The Kanesatake band council could start swearing in its own peace officers to prevent the rise of illegal cannabis dispensaries on the North Shore Mohawk territory.
Grand Chief Serge Simon told the Montreal Gazette on Friday that he’s willing to commission armed officers and authorize them to patrol Kanesatake.
He said the action may seem drastic, but he recently found out band members have been selling weed out of cigarette shacks and other buildings on the territory.
“I hate to do it that way, but what choice do I have?” Simon said. “We’re going to lose control of this thing if we don’t nip it in the bud.”
Simon said he worries that without the threat of enforcement, outside organized crime groups will partner with a small class of Mohawk merchants and operate within the territory. That partnership, he said, could give rise to a local criminal element that has largely been fading from Kanesatake since the 1990s.
“I know some band members on this territory still have connections to the Hells Angels and organized crime. I don’t want them operating businesses here because I really don’t trust them.”
The idea of forming a local police force isn’t without controversy. The last time Mohawk police patrolled the territory, Chief James Gabriel believed the department was corrupt and tried to root it out by force. Gabriel enlisted 60 peacekeepers from other reserves in Quebec and took over the Mohawk police station during a raid in 2004.
Just as his crew seized control of the station, locals surrounded it and used a bulldozer to box in the peacekeepers. It was during the ensuing standoff that Gabriel’s house was burned down.
“I look at the mistakes James Gabriel made in the past, and I don’t want to repeat them,” Simon said.
Given Kanesatake’s status as a sovereign Mohawk territory, however, there’s a sense from local entrepreneurs that they have the right to sell cannabis without outside interference.
With a national legal cannabis market just months away, Mohawk territories in Ontario have seen an explosion of unregulated dispensaries. The Tyendinaga territory, just west of Kingston, went from having a handful of weed shops to about 40 in the past year. Sources in the territory say many pull in over $1 million in sales annually.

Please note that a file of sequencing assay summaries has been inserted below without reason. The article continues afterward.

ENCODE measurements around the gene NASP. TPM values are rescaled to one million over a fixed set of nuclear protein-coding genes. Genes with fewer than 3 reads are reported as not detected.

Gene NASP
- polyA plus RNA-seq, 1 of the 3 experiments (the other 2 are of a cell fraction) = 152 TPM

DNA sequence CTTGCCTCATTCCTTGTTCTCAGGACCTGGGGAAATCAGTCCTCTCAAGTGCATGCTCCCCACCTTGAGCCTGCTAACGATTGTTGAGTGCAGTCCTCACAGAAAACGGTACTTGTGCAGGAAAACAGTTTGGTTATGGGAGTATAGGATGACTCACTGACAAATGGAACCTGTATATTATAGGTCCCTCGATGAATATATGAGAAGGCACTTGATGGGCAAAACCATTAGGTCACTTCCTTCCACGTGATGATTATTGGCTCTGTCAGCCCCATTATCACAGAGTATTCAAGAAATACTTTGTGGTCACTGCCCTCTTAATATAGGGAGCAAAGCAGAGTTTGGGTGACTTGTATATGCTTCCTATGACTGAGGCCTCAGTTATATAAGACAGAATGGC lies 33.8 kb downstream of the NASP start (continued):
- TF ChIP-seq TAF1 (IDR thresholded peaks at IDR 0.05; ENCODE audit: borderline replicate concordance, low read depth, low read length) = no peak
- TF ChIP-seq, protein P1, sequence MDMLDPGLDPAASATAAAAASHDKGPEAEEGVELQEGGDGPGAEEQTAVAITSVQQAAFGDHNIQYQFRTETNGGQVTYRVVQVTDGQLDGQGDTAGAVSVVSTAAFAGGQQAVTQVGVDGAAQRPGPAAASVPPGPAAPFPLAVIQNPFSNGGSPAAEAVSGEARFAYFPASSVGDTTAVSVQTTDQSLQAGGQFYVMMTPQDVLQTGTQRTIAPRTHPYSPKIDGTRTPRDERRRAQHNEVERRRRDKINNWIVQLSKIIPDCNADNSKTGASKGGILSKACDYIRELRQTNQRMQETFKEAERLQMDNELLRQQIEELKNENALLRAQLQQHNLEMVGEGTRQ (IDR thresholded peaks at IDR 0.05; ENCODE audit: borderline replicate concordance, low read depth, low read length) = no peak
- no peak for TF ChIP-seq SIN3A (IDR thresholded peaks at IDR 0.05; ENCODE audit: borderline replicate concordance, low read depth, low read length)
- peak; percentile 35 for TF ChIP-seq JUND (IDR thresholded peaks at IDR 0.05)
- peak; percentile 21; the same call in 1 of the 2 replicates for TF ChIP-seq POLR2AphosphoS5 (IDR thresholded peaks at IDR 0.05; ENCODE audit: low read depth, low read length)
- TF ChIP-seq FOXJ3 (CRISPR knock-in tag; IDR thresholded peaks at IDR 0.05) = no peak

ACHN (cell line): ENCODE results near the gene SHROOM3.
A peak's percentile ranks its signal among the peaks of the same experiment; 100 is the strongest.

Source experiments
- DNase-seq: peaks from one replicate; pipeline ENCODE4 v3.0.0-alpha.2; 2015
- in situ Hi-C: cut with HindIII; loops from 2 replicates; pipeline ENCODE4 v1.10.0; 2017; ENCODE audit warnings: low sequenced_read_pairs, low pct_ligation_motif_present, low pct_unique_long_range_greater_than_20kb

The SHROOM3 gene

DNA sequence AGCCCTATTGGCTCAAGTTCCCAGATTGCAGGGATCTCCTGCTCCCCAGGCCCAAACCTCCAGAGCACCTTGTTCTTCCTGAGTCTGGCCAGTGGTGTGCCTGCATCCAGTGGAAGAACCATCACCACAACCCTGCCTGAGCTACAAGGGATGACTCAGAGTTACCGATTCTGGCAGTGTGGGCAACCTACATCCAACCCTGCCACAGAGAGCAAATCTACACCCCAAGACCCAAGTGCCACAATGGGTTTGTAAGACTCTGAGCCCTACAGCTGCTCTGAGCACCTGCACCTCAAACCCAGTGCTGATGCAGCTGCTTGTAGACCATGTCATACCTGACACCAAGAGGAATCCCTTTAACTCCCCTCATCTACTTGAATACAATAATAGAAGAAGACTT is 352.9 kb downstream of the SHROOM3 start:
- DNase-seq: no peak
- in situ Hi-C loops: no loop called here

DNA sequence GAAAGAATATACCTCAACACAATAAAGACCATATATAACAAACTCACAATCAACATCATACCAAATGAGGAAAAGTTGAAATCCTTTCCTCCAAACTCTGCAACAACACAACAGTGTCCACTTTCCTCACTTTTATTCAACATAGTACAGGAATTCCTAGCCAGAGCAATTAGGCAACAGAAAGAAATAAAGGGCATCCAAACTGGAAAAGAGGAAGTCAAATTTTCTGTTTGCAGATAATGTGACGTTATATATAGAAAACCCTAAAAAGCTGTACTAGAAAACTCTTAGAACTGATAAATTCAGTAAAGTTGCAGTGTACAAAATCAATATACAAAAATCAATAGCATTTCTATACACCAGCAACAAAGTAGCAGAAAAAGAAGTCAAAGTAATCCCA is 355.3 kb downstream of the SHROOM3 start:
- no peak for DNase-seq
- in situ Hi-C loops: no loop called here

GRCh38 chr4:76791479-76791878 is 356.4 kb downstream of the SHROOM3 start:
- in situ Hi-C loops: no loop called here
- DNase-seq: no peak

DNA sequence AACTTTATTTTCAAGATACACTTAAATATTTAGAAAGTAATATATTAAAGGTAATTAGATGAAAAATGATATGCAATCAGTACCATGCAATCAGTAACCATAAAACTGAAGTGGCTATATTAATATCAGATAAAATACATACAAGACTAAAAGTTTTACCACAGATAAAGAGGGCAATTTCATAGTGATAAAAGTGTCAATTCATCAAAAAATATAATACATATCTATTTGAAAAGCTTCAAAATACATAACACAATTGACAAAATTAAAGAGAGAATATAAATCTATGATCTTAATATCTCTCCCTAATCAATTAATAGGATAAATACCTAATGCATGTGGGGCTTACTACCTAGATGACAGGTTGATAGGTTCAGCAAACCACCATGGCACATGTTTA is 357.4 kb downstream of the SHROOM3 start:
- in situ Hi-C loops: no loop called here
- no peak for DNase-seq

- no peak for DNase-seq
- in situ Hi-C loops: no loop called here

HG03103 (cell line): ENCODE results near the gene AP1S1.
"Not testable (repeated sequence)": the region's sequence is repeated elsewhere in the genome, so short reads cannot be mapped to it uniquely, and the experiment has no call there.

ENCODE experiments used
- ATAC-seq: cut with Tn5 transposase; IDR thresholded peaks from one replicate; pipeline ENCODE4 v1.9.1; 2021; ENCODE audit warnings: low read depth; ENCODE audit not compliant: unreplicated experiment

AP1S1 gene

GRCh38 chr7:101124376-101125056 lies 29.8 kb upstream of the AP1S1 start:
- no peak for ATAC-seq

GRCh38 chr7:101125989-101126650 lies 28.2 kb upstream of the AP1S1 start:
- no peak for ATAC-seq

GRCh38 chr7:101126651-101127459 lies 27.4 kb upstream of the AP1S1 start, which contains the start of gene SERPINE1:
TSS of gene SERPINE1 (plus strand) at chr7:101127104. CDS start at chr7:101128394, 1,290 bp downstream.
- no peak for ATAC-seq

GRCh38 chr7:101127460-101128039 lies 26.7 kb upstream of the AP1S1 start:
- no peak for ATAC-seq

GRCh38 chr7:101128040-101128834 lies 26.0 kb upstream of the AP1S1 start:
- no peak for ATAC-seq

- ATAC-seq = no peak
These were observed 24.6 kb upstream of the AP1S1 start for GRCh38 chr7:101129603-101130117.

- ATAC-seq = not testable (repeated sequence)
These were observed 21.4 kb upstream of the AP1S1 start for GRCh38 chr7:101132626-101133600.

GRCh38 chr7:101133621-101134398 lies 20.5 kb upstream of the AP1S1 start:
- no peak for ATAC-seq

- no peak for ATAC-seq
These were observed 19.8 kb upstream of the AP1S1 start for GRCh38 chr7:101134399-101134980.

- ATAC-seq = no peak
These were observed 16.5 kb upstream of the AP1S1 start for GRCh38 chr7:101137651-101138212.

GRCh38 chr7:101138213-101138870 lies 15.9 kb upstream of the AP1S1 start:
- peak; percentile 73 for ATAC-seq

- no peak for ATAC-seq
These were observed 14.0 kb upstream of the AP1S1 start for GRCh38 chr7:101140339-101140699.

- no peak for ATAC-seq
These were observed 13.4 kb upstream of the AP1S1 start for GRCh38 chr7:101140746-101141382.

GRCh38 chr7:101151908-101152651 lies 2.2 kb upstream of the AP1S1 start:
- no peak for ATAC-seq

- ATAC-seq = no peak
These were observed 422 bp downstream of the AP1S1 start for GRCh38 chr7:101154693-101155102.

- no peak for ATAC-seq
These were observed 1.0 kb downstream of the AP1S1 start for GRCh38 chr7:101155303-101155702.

Simon attributes this phenomenon to shrinking profit margins in the Indigenous tobacco trade, which has long been dominated by Mohawk territories.
“You used to be able to make $10 or $12 a carton easy,” said Simon, who once owned and operated a smoke shop in Kanesatake. “Now, you’re lucky if you can make $1.50. There’s no money in tobacco, and people see cannabis as the way of the future.”
Clifton Nicholas opened the Smoke Signals dispensary in Kanesatake last April but said he only sells cannabis to patients who have a legitimate medical need. As a Mohawk traditionalist, Nicholas doesn’t recognize council’s authority over the territory.
Nicholas refused the Montreal Gazette’s interview request.
Members of Mohawk warrior societies and the Iroquois longhouse don’t vote in band council elections; instead, they subscribe to a political system governed by local clan mothers. In practice, this means there are rival governing factions in territories like Kanesatake.
To avoid any politicization of a local police force, Simon said he would create a police commission chaired by members from “sister communities” like Kahnawake and Akwesasne.
“For a police force to be effective, it has to be independent and it has to be seen as independent, and that’s what we want,” Simon said. “Chief and council have no business running a police force.”
News of the tension in Kanesatake comes as its neighbours on the South Shore are creating legislation to grow and sell weed on Mohawk territory. The Kahnawake band council will begin a new round of consultations on the Cannabis Control Law next week.
Under the proposed legislation, a band-appointed commission would license local growers and merchants to sell recreational cannabis on the South Shore territory. Kahnawake council Chief Gina Deer said the idea is to keep cannabis off the black market and under the supervision of local government.
“They are exemplary in their approach to legalization,” said Liberal MP Marc Miller, who consulted with Kahnawake on the legislation. “Whether you agree with their approach or not, they’re engaging with the core issues of legal cannabis. They’re talking about policing, quality control, mental health concerns, use by children; they’re hitting all the right notes.”
Miller plans to meet with Simon and the Kanesatake band council on Aug. 31 to discuss cannabis legislation, but Simon said he wants the community to look at other means of economic development. The band council is working on a partnership with the neighbouring city of Mirabel to create a massive composting program for the region’s farmers. Simon admitted he also sees some potential in medical cannabis.
“As a medicine, cannabis can be a very good thing, if we do it the right way,” he said. “But speaking as a former addict, I worry about what such an influx of cannabis could do to our youth. I’ve been sober almost 25 years, but that’s how I started down the wrong path.”
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